Marshall firmly rejected the proposition that the national government possessed only the power to undertake those tasks necessary to its preservation. He defended instead the view that the national government was granted full power to provide for the nation's "happiness, its convenience, its interest, [and] its power." He reminded his critics that "[t]he equipoise...established [by the Constitution] is as much disturbed by taking weights out of the scale containing the powers of the government, as by putting weights into it." These views were the natural consequence of neither liberal nor strict interpretation but rather "fair construction," consistent, he explained, with his understanding that constitutional provisions should be interpreted to "promote the objects for which they were made."
* * *
In subsequent years, Marshall anxiously followed the progression of the states' rights cause. He condemned South Carolina's 1832 Proclamation of Nullification as a "mad and wicked measure" and he insisted that "[w]e are now gathering the bitter fruits of the tree even before that time planted by Mr. Jefferson, and so industriously and perseveringly cultivated by Virginia." He found Jefferson's Jacksonian (Democratic) successors to be "a hungry and vindictive party," and worried about the Union's fate under their stewardship. Upon receiving a copy of Joseph Story's masterly Commentaries on the Constitution (1833) as a gift from the author, Marshall told Story that he
greatly fear[ed] that, south of the Potomack, where it is most wanted, it will be least used. It is a Mohomedan rule, I understand, "never to dispute with the ignorant," and we of the true faith in the South abjure the contamination of infidel political works. It would give our orthodox Nullifyer a fever to read the heresies of your commentaries. A whole school might be infected by a single copy should it be placed on one of the shelves of a book case.
The same year, he told his cousin Humphrey Marshall that "[t]he time is arrived when these truths must be more generally spoken or our union is at an end. The idea of complete sovereignty in the states converts our government into a league, and if carried into practice, dissolves the union." Alas, he lamented to Story, it seems that "the word ‘State Rights'...has a charm against which all reasoning is vain."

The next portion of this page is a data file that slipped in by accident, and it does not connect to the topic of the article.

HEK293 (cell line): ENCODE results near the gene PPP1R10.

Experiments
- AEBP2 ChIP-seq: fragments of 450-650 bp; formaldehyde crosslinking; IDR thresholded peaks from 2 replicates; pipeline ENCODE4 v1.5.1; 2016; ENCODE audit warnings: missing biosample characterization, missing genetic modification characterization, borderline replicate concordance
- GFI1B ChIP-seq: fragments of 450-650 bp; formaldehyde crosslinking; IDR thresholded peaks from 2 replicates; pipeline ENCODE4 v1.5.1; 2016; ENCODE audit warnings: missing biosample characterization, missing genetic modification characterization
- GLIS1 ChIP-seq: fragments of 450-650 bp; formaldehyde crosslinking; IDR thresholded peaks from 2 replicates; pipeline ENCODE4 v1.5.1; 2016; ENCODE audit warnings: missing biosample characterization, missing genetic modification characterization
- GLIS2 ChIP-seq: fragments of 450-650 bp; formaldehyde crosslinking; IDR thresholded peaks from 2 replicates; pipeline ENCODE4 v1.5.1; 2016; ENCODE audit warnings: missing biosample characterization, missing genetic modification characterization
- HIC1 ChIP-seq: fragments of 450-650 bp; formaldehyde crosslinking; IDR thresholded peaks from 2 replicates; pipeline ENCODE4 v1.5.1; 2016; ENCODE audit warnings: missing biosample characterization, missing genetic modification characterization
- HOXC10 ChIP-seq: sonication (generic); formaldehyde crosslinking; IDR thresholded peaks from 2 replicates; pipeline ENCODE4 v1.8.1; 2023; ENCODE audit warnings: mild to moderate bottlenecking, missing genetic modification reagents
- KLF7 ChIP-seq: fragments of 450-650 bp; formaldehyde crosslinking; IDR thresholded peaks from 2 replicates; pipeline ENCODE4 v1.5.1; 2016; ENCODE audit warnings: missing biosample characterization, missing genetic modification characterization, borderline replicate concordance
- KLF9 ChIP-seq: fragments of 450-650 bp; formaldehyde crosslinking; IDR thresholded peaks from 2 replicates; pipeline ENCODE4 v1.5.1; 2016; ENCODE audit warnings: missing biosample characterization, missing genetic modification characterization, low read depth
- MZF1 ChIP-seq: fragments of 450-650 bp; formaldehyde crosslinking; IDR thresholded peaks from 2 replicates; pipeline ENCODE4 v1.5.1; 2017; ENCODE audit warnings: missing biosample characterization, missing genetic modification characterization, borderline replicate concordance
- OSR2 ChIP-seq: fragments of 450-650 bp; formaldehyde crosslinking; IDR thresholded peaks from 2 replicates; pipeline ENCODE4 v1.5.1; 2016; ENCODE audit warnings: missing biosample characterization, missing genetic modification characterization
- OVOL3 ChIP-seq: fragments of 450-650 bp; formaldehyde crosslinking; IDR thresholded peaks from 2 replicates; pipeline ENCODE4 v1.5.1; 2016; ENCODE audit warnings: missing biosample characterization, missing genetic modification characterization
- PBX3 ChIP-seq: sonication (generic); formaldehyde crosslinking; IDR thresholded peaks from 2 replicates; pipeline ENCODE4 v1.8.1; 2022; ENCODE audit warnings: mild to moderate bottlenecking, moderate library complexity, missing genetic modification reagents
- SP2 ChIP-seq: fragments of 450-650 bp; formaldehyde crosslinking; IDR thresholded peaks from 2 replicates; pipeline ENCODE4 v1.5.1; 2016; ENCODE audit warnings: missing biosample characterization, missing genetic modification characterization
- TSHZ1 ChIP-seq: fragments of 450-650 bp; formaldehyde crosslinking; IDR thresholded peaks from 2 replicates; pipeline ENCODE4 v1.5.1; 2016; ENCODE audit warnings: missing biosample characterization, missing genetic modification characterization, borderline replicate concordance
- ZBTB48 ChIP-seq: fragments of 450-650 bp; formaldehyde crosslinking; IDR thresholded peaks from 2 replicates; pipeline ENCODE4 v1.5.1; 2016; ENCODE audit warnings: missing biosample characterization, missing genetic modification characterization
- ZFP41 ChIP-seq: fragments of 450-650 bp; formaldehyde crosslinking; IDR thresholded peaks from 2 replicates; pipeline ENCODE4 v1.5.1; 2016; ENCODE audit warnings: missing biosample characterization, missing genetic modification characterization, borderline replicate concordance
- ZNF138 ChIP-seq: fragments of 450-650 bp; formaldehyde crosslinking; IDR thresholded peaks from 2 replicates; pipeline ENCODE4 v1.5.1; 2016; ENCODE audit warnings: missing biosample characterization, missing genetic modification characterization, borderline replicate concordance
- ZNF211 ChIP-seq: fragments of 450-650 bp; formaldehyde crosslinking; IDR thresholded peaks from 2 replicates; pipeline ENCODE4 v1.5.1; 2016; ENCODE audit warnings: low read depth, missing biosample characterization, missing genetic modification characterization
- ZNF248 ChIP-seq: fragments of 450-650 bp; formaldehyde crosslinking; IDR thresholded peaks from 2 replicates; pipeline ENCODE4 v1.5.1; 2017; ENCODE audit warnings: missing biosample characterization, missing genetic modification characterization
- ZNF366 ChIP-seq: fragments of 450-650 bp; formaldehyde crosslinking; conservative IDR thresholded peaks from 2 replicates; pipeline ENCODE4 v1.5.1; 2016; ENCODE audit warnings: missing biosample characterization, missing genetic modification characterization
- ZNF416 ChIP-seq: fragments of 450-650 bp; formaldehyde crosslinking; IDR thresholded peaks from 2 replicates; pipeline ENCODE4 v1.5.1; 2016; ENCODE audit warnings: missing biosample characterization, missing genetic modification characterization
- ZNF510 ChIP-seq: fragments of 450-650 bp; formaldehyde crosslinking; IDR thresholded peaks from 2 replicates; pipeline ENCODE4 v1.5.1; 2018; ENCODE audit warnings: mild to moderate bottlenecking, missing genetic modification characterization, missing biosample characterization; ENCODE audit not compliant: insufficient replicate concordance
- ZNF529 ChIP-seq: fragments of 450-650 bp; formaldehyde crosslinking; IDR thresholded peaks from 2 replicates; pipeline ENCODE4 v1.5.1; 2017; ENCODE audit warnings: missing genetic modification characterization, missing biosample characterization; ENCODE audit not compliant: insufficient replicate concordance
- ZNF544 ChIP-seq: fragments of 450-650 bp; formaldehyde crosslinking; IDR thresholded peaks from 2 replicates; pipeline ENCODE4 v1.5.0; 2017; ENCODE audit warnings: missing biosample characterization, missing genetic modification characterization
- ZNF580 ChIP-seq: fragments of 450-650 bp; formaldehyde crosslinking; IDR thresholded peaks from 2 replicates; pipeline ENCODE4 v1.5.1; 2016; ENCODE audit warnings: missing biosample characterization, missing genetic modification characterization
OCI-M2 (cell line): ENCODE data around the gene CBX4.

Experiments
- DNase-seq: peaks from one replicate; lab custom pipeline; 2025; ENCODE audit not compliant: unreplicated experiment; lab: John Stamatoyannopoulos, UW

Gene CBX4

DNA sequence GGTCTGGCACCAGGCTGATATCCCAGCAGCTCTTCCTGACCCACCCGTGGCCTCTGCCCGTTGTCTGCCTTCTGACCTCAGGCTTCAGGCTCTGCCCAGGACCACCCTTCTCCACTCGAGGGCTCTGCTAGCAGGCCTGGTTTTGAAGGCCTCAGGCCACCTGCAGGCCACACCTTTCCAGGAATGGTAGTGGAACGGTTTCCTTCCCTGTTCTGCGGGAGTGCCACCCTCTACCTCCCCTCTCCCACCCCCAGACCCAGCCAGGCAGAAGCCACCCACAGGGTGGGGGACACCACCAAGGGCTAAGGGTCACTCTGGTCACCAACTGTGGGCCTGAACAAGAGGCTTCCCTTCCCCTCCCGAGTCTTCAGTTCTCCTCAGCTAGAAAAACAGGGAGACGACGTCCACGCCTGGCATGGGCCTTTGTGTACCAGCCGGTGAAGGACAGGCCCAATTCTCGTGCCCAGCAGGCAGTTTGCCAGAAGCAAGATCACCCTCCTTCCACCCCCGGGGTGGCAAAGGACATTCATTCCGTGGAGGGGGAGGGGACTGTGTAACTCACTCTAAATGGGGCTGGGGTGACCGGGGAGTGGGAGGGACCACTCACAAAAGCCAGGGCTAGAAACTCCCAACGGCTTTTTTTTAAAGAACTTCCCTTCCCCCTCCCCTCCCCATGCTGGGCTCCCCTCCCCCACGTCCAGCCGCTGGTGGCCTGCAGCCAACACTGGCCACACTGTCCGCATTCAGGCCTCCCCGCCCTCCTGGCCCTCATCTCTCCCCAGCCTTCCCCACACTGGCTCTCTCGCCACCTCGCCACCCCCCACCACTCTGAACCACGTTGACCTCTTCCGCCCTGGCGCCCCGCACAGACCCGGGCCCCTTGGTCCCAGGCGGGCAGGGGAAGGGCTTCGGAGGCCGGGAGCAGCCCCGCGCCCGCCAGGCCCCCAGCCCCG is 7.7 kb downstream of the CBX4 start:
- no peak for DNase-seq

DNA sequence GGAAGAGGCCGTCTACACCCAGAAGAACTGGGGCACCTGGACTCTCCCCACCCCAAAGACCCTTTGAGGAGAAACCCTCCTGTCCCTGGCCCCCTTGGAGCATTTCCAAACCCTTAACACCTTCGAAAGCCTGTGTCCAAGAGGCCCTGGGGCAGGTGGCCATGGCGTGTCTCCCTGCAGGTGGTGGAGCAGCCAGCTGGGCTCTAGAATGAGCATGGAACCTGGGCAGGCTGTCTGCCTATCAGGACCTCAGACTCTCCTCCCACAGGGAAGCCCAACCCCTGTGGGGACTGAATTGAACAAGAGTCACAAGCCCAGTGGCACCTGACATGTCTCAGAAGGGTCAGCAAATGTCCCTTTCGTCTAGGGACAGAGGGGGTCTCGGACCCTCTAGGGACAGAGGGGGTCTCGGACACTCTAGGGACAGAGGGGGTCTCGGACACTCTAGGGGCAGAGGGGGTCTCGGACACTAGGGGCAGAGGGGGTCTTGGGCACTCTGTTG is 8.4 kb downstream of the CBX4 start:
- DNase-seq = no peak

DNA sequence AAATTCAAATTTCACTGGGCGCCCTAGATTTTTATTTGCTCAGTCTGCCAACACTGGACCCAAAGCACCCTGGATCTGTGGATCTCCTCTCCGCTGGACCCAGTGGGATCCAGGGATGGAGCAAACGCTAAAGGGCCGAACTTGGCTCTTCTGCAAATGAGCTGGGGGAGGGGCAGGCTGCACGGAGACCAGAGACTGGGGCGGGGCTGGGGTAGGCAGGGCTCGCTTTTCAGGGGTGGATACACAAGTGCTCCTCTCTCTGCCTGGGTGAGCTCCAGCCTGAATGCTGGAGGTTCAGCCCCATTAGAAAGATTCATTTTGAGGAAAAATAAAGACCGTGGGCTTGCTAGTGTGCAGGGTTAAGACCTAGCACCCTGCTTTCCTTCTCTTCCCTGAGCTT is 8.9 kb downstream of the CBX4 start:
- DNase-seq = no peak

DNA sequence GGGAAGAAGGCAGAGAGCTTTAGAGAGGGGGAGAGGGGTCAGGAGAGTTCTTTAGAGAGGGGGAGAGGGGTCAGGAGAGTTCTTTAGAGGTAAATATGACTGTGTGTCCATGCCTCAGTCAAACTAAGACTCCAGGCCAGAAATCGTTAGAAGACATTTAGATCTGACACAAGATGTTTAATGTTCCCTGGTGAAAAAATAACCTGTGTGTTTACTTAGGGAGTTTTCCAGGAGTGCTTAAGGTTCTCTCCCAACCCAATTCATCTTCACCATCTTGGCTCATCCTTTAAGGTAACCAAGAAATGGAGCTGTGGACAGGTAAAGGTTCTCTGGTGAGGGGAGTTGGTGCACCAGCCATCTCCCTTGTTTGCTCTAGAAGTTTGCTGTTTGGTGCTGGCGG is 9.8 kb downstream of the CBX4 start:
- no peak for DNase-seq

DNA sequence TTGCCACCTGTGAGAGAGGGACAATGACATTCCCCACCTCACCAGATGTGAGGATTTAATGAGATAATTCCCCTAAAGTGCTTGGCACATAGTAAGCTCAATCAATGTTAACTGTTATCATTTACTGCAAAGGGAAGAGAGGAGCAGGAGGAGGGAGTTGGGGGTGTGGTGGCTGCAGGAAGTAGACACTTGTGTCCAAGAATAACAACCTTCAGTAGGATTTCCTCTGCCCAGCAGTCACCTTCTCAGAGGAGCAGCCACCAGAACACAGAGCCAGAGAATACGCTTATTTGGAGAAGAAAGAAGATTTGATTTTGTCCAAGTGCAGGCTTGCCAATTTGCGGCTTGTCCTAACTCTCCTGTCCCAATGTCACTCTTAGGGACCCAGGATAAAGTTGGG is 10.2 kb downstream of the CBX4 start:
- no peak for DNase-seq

Slavery, of course, only compounded the problem. Marshall believed "that nothing portends more calamity & mischief to the Southern states than their slave population." "Yet," he observed, "they seem to cherish the evil and to view with immovable prejudice & dislike every thing which may tend to diminish it." Although he did not live to see it, no one would have been less surprised at the outbreak of the Civil War than John Marshall, and few more satisfied with the nationalization of the country's constitutional politics in its aftermath.
Throughout his busy life, Marshall yearned for the domestic comforts of hearth and home, and looked forward to long days passed in gentle companionship with his wife. He hoped for a retirement in which he would "read nothing but novels and poetry" (Jane Austen was a special favorite). Perhaps inevitably, given his irrepressible enthusiasm for political debate, and his heartfelt patriotism, such a retirement was never to be. In an autobiographical sketch prepared at Joseph Story's behest, he recalled that he had
grown up at a time when a love of Union and resistance to the claims of Great Britain were the inseparable inmates of the same bosom; when patriotism and a strong fellow feeling with our suffering fellow citizens of Boston were identical; when the maxim "United we stand, divided we fall" was the maxim of every orthodox American.
As fundamental questions of the nature and the future of the Union assumed increasing prominence, Marshall remained active, and on stage, dying in office in 1835. His exposition of the political theory of the American Union remains among the most eloquent and compelling ever written. This collection provides a worthy tour of the mind, and an intimate and endearing portrait of the character, of this down-to-earth yet extraordinary man.